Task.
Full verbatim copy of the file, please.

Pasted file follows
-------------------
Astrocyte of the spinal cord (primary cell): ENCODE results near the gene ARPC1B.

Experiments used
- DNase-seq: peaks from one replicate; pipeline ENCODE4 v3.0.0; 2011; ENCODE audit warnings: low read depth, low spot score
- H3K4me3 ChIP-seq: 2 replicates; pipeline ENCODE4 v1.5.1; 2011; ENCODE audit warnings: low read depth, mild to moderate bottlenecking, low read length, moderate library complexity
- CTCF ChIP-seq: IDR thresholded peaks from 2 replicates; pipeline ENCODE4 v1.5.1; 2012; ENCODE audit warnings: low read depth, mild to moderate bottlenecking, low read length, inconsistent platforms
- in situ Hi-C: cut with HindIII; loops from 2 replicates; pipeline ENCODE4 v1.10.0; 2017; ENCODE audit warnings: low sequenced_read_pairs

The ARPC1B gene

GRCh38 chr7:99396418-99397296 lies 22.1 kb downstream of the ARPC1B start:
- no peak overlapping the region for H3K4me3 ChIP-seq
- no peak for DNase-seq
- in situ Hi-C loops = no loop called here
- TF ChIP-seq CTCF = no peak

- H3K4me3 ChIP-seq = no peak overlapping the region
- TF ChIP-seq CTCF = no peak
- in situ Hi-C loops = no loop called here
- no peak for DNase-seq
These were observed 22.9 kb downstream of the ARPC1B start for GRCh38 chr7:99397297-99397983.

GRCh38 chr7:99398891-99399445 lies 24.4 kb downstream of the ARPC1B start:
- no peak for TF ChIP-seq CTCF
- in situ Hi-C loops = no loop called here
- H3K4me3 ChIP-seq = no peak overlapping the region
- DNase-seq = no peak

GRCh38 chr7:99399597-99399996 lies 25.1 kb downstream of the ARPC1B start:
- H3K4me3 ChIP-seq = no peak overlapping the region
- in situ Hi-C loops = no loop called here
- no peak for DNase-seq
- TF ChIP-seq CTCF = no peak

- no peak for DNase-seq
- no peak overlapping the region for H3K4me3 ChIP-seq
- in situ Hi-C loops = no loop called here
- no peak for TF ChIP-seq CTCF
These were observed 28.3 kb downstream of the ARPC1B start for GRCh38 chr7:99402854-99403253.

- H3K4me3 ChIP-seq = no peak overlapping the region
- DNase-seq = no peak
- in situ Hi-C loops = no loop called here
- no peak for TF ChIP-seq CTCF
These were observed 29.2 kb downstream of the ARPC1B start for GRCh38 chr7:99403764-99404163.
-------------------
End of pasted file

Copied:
Astrocyte of the spinal cord (primary cell): ENCODE results near the gene ARPC1B.

Experiments used
- DNase-seq: peaks from one replicate; pipeline ENCODE4 v3.0.0; 2011; ENCODE audit warnings: low read depth, low spot score
- H3K4me3 ChIP-seq: 2 replicates; pipeline ENCODE4 v1.5.1; 2011; ENCODE audit warnings: low read depth, mild to moderate bottlenecking, low read length, moderate library complexity
- CTCF ChIP-seq: IDR thresholded peaks from 2 replicates; pipeline ENCODE4 v1.5.1; 2012; ENCODE audit warnings: low read depth, mild to moderate bottlenecking, low read length, inconsistent platforms
- in situ Hi-C: cut with HindIII; loops from 2 replicates; pipeline ENCODE4 v1.10.0; 2017; ENCODE audit warnings: low sequenced_read_pairs

The ARPC1B gene

GRCh38 chr7:99396418-99397296 lies 22.1 kb downstream of the ARPC1B start:
- no peak overlapping the region for H3K4me3 ChIP-seq
- no peak for DNase-seq
- in situ Hi-C loops = no loop called here
- TF ChIP-seq CTCF = no peak

- H3K4me3 ChIP-seq = no peak overlapping the region
- TF ChIP-seq CTCF = no peak
- in situ Hi-C loops = no loop called here
- no peak for DNase-seq
These were observed 22.9 kb downstream of the ARPC1B start for GRCh38 chr7:99397297-99397983.

GRCh38 chr7:99398891-99399445 lies 24.4 kb downstream of the ARPC1B start:
- no peak for TF ChIP-seq CTCF
- in situ Hi-C loops = no loop called here
- H3K4me3 ChIP-seq = no peak overlapping the region
- DNase-seq = no peak

GRCh38 chr7:99399597-99399996 lies 25.1 kb downstream of the ARPC1B start:
- H3K4me3 ChIP-seq = no peak overlapping the region
- in situ Hi-C loops = no loop called here
- no peak for DNase-seq
- TF ChIP-seq CTCF = no peak

- no peak for DNase-seq
- no peak overlapping the region for H3K4me3 ChIP-seq
- in situ Hi-C loops = no loop called here
- no peak for TF ChIP-seq CTCF
These were observed 28.3 kb downstream of the ARPC1B start for GRCh38 chr7:99402854-99403253.

- H3K4me3 ChIP-seq = no peak overlapping the region
- DNase-seq = no peak
- in situ Hi-C loops = no loop called here
- no peak for TF ChIP-seq CTCF
These were observed 29.2 kb downstream of the ARPC1B start for GRCh38 chr7:99403764-99404163.